KYLE MOOTY

When last I checked in I was reminiscing about beginning my 40th year (Tuesday) in various media fields, focusing on the first 18 that were mainly in sports. Today, I wanted to highlight some crazy days since I began covering news.

The very first news assignment I covered was actually former FBI agent G. Gordon Liddy, who played a major role in the Watergate scandal of 1972. Liddy had recently been freed from federal prison, and actually came across somewhat warm and extremely intelligent during a speaking engagement at a local university. I would interview former UCLA and NBA star Bill Walton many years later in the same room. He came across as a bumbling fool who had spent way too much time “experimenting” during his college days. In fact, I’m not sure he wasn’t still “experimenting.”

I was in El Paso, Texas, when I had an encounter with a guy at a hotel all-you-can eat happy hour. The guy had joined in on occasion on a conversation I was having with a fellow Alabamian who was stationed there. Police soon surround the restaurant/bar, circled around and arrested the guy. Turns out a waitress had recognized him from an America’s Most Wanted episode. I never learned what he’d done. Probably don’t want to. It wasn’t my coverage area anyway. I was only there to try and get a book deal.

The most shocking speaker was the late Reggie White -- he of NFL fame -- addressing a Fellowship of Athletes event where women and children certainly did not hear what they expected.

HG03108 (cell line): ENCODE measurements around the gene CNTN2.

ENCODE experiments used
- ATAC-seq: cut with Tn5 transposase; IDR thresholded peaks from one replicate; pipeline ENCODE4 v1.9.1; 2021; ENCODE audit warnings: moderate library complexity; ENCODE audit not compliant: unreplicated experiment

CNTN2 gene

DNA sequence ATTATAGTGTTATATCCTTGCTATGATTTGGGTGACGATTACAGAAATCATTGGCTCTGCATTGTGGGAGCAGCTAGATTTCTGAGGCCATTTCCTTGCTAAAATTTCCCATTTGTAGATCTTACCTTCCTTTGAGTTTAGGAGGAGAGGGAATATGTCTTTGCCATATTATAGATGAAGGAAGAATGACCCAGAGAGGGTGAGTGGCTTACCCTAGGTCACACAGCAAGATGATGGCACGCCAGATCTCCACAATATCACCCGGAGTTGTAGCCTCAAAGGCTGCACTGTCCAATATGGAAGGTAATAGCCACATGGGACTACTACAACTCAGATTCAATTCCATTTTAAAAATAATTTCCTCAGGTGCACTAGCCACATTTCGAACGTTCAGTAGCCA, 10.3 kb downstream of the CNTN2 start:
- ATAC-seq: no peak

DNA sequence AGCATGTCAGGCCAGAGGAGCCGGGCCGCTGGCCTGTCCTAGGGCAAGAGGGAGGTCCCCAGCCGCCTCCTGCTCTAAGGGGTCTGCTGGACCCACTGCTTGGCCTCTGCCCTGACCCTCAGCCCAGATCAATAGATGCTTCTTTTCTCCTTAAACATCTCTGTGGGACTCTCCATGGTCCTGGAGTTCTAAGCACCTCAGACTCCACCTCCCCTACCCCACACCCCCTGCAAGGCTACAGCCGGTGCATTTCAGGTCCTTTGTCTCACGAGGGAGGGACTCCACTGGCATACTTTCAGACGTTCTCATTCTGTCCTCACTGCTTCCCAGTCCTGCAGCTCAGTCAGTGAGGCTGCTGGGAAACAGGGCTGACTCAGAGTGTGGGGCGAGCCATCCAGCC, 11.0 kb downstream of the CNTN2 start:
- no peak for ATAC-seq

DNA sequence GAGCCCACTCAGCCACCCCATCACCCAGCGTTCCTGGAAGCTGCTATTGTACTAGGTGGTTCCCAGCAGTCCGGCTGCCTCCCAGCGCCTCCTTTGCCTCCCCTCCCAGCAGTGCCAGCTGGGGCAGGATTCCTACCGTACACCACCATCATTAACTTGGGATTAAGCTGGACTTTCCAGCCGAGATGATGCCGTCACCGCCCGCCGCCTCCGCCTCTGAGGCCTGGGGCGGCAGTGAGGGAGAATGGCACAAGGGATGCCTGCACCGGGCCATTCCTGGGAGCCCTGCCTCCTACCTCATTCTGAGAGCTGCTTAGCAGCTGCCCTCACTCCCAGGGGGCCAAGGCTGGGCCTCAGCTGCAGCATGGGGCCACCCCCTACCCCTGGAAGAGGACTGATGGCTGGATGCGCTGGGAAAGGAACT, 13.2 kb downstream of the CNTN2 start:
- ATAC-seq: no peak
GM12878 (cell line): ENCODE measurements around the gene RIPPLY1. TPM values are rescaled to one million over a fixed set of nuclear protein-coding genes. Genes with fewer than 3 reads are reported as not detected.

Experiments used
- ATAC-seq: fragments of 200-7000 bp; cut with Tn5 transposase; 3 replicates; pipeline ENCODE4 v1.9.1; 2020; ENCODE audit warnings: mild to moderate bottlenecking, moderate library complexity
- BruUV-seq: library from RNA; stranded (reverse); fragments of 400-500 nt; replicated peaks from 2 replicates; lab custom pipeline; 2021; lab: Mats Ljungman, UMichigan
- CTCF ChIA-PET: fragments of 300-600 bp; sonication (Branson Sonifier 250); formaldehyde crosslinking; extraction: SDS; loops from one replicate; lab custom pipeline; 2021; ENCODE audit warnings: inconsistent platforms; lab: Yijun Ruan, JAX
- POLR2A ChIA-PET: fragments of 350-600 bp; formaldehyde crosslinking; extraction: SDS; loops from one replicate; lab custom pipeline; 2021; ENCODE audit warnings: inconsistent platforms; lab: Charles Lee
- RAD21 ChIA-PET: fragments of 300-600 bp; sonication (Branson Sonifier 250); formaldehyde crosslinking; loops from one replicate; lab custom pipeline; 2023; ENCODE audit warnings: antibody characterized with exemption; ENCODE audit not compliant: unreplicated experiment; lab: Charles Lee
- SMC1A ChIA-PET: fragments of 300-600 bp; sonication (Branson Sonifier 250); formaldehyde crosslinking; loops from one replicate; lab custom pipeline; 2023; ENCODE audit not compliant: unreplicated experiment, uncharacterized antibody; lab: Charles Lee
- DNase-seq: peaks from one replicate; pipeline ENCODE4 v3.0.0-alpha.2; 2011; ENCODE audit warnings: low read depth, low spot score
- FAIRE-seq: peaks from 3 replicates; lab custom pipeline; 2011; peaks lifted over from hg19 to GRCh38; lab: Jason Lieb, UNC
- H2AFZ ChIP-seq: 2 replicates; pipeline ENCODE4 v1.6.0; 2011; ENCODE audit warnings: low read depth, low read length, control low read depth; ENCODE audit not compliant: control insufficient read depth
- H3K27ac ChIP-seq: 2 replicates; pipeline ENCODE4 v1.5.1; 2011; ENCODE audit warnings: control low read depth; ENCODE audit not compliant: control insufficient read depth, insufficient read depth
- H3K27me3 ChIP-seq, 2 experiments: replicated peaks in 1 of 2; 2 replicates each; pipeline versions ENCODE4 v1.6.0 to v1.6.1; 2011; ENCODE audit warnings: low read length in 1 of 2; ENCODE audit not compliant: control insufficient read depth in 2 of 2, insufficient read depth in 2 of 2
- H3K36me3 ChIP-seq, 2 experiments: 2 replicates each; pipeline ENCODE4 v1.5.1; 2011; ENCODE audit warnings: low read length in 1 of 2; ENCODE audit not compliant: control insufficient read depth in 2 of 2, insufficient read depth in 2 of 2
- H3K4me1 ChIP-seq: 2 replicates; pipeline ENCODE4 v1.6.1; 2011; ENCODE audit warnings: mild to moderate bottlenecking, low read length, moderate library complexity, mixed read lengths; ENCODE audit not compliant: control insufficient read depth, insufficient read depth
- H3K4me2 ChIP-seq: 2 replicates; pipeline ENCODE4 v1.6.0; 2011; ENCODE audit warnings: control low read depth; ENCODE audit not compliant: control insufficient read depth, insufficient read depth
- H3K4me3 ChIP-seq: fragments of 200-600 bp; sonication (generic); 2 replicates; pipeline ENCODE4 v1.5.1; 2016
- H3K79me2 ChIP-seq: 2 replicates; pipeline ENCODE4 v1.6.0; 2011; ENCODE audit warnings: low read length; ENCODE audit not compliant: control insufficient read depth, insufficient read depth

I interviewed an armed bank robber prior to him being sent away to prison. The young man and his girlfriend needed money to sustain their drug habit. Looking into the guy’s eyes, you felt as if he had only turned away from drugs he could have been a well-liked and functional member of society. Instead, he was going away for a long time.

Far sadder was a Thanksgiving shooting where a guy had wrestled a shotgun away from his wife. He admitted both were alcoholics and she had come home angry that her Thanksgiving dinner was not warmed in the oven as she had requested. Anyway, the gun fired during the wrestling match and the woman died. Years later I was asked to speak to a group of students on my experiences in the newspaper business. I had to do an abrupt change of topics when I discovered the couple’s daughter was sitting in the classroom.

Aside from some unsolved murders, of which John Grisham’s book was about 20 years later and his Netflix special 30 years later — my first murder trial — Oklahoma was relatively uneventful.

I also had a freak in encounter with a guy I had written about that had spent time for placing an explosive device at a polling site. I had photographed his home after authorities raided the place, and numerous articles followed. Years later, I was attending an art show at an off-the-beaten-path coffee shop half a state away. We recognized each other. Talk about awkward.

One of the smallest areas I lived in was a constant supplier of crazy news, including a city councilman who was arrested for stealing a former co-worker’s identity and getting credit cards in the co-worker’s name. That town also produced a crazy hotel owner who raised the Confederate battle flag on the night Barrack Obama was elected U.S. President, then had the gall to say it was not a racist act. Oh, and the town had an Ag teacher who killed a trapped raccoon in front of some of his students by using a nail gun.